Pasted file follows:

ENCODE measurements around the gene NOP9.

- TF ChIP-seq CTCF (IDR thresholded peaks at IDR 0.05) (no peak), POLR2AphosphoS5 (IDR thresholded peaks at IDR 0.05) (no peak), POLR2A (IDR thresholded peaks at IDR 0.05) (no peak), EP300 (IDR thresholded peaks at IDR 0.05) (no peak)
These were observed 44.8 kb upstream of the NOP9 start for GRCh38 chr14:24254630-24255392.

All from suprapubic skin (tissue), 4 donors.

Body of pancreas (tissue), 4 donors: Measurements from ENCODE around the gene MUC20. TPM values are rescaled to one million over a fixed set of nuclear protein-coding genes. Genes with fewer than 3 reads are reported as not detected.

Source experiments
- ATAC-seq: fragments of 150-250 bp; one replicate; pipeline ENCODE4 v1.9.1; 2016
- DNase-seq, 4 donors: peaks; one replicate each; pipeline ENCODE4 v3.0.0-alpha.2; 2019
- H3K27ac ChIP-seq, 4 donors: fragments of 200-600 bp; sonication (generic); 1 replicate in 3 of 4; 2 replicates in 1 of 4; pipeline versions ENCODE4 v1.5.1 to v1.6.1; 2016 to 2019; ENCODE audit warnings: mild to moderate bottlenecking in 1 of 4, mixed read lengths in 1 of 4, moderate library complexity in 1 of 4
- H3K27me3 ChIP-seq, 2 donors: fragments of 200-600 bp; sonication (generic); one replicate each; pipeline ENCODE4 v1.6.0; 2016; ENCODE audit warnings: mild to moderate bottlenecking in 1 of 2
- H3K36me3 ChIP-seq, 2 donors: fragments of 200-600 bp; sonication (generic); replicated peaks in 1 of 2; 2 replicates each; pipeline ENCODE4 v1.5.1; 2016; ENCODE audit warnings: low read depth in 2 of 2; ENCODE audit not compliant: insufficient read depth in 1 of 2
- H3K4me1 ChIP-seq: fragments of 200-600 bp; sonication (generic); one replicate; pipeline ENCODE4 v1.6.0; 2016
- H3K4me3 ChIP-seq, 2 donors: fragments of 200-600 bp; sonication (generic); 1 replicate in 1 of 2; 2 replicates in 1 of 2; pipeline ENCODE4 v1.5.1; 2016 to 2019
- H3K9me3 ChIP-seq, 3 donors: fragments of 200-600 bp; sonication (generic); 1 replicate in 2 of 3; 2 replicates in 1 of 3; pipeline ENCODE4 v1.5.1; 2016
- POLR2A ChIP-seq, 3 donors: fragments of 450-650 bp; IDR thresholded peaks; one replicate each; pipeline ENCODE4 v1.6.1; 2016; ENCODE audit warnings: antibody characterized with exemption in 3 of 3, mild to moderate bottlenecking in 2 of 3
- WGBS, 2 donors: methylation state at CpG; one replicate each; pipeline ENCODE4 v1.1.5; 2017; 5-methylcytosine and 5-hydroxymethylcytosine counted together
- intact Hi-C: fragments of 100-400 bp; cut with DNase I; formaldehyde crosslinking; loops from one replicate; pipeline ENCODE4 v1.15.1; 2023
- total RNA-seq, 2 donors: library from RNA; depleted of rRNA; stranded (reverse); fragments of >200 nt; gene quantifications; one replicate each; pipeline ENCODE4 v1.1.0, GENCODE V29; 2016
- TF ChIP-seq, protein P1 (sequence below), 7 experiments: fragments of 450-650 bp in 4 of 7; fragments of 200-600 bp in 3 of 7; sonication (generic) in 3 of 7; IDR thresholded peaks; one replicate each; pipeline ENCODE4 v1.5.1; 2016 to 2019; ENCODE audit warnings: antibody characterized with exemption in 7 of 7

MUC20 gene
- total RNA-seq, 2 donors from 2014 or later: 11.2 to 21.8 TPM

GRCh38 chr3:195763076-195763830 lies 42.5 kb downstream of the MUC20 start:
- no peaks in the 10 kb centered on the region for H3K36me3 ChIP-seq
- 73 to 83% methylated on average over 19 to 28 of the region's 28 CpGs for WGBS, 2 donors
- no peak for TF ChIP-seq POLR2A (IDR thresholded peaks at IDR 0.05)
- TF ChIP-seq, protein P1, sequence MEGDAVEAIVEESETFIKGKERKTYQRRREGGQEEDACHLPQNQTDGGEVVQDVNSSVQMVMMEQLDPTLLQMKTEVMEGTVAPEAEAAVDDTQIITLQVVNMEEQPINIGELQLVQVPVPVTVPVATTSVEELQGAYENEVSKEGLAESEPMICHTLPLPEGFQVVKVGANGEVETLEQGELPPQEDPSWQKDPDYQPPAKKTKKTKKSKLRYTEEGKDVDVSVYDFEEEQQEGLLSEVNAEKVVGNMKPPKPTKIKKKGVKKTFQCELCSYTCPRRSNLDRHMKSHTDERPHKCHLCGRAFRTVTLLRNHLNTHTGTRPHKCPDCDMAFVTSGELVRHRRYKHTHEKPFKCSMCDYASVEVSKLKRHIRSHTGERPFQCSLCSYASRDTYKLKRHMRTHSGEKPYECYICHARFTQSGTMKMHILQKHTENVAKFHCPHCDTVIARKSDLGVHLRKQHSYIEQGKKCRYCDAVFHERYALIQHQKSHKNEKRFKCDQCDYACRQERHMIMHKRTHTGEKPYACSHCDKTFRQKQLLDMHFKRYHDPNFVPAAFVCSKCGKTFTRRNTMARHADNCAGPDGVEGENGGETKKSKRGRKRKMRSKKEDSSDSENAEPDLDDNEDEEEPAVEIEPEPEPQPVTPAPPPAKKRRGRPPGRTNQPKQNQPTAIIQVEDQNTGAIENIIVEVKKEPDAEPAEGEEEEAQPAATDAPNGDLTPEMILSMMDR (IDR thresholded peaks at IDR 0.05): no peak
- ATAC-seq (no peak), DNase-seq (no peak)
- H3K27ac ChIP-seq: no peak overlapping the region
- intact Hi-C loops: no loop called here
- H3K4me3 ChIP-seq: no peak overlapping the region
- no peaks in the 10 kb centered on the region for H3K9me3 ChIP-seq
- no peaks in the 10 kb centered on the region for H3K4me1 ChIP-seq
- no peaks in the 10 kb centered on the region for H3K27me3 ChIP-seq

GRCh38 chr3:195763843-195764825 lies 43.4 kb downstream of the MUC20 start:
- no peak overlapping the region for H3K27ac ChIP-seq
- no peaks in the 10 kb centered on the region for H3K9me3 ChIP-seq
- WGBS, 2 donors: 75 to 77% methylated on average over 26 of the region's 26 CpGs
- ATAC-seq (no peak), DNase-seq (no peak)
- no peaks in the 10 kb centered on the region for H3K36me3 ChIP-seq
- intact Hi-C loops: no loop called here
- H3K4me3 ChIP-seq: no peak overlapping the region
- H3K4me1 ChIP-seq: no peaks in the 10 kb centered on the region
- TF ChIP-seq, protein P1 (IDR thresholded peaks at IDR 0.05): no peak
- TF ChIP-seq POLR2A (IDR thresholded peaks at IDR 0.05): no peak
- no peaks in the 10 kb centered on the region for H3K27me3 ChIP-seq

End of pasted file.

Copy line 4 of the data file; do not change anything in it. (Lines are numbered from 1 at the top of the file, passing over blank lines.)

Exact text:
All from suprapubic skin (tissue), 4 donors.